But what is even more remarkable about the new study is that the researchers found curcumin outperformed the combination chemotherapy treatment (5-FU/oxaliplatin) in decreasing the cancer stem cell linked spheroid formation: “In addition, curcumin alone decreased spheroid number to a greater extent than the 5-FU/oxaliplatin treatments.”

This tremendously provocative finding is given only brief mention in the paper. When you look at the toxicological risks associated with chemotherapy agents like 5-FU, which have an oral LD50 in rats of only 230 milligrams/per kilogram, and compare it to curcumin, with an LD50 in rats of 12.2 grams/per kilogram, you can begin to appreciate the revolutionary implications of this research. [Note: An LD50 is the dose required to kill 50% of a test population of animals, i.e. the lethal dose 50%.] Technically, therefore, 5-FU is 53 times more toxic than curcumin, yet according to this research, less capable in combination with oxaliplatin of killing cancer spheroids than curcumin. Oxaliplatin itself has an oral LD50 in rats of about 100 mg per kilogram, making it 122 times more toxic than curcumin. For additional information on the relative toxicity and ineffectiveness of chemotherapy in comparison to natural substances, you can also read:Research: Pineapple Enzyme Kills Cancer Without Killing You.

Clearly, findings like these reveal the conventional chemotherapy paradigm for what it is: a toxicological nightmare offering only questionable efficacy relative to food-derived compounds. The authors of the study acknowledge that, “Curcumin may provide added benefit in subsets of patients when administered with FOLFOX, and is a well-tolerated chemotherapy adjunct.”

We concur that this is true, especially considering that curcumin has been found to reduce the side effects caused by conventional treatment. But is that all? Shouldn’t curcumin be considered a first-line treatment itself? While the researchers do mention in their concluding remarks that, “Greater pro-apoptotic [inducing cancer suicide programs] and CSC [cancer stem cell] targeting efficacy was observed for curcumin than for oxaliplatin and 5-FU in a small patient subset, warranting further investigation to determine factors that influence response to curcumin,” this doesn’t seem strong enough. We believe that given the great burden not only of cancer, but cancer treatment-related morbidity and mortality, it is ethically imperative that curcumin should be investigated as the active intervention in future clinical trials compared with conventional treatment. We can no longer pretend that the reason why curcumin is not studied on par with patented chemical medicines is because of a lack of compelling research. This study proves it exists. The key is breaking through the mile high paywall (approximately 800 million dollars needed to fund the requisite clinical trials) that separates natural non-patented substances from FDA-drug approval. In the meantime, a growing population is taking their health into their own hands, and finding ways to prevent and even treat cancer through dietary interventions and related natural approaches.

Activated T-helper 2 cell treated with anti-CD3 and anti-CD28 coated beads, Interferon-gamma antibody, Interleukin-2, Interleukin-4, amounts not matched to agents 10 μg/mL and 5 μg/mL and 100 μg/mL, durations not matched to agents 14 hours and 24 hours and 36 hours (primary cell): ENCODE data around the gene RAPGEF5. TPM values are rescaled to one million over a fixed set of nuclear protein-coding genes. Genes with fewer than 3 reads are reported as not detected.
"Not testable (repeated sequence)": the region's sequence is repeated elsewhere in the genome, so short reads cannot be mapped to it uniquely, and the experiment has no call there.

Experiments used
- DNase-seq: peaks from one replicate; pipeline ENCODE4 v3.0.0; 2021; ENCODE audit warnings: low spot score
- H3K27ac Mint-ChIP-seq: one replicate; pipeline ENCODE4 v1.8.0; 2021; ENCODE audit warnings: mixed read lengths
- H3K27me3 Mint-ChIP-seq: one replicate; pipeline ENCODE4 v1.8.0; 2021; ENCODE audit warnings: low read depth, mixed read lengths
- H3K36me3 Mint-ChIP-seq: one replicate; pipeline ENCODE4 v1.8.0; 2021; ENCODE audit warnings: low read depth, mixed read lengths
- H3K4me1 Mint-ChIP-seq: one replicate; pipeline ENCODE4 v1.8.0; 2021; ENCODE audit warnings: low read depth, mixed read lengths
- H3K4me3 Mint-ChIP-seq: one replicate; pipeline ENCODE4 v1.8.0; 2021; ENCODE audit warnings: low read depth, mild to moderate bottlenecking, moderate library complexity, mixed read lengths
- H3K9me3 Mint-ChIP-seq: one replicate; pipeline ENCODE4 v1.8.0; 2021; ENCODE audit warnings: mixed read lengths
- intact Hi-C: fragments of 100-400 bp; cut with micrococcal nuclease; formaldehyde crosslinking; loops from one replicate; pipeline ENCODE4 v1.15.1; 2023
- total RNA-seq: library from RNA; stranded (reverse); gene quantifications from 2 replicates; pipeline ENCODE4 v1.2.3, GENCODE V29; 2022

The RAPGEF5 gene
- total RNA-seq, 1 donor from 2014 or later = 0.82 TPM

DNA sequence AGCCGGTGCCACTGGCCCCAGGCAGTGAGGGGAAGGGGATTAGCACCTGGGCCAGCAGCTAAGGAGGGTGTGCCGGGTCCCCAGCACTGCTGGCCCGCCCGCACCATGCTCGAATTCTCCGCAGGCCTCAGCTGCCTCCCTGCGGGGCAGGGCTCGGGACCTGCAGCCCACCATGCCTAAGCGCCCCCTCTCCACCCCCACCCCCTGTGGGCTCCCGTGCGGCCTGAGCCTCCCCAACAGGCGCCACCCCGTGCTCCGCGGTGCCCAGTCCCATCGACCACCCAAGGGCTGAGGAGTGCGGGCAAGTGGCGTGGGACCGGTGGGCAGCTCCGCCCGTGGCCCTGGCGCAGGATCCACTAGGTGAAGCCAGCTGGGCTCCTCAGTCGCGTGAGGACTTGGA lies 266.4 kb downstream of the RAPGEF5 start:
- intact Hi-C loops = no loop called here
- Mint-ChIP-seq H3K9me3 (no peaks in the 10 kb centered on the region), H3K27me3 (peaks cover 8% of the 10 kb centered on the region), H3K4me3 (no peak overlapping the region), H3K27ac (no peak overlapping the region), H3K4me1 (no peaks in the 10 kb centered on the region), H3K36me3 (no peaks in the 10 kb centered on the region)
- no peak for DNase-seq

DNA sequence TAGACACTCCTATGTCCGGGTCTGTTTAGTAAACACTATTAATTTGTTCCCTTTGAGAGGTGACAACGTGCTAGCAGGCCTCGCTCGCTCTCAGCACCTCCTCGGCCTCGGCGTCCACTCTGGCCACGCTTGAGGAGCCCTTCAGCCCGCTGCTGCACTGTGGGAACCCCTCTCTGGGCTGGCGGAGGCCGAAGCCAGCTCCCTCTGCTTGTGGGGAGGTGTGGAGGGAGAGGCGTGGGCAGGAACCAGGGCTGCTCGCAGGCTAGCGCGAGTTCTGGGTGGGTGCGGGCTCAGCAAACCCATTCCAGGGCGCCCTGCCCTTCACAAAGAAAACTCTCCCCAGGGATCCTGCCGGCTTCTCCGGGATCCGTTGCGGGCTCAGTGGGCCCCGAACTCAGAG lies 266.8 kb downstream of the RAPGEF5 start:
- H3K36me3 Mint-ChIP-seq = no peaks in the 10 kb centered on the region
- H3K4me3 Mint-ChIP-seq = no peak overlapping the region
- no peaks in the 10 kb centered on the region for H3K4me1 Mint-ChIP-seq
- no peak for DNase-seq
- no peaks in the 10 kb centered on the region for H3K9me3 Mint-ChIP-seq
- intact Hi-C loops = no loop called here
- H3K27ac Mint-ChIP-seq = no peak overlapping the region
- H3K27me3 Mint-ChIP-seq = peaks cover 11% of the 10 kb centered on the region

For those doubtful that curcumin possesses significant anti-cancer properties, please review our curcumin database which contains over 1500 studies showing it’s value in over one hundred different types of cancer here:Curcumin research. You can also look at our research and article on Turmeric, which includes even more research on the value of this ancient healing spice: Turmeric Health Guide. Finally, use our Cancer Research Health Guide for an even more comprehensive set of data on natural interventions for a variety of cancers.

Animal Protein as a Carcinogen

Answer to a Reader’s Question:

Although there are many arguments favoring the nutritional imbalance explanation of cancer, one of the more striking for me was the experimental animal studies discussed in Chapter 3 in my book, The China Study. Namely, aflatoxin is a very potent carcinogen for the rat. However, after the Indian researchers showed that decreasing protein (casein) intake from the usual level of consumption of 20% to 5% completely prevented this very powerful carcinogen to cause cancer, we then began our work (references in our book). We explored that finding in great depth and eventually confirmed their initial observation. That is, simple adjustment of dietary protein (casein) within very normal ranges of protein intake controlled cancer growth and it worked not by one mechanism but by a large array of mechanisms. In other words, we proved this association beyond any doubt.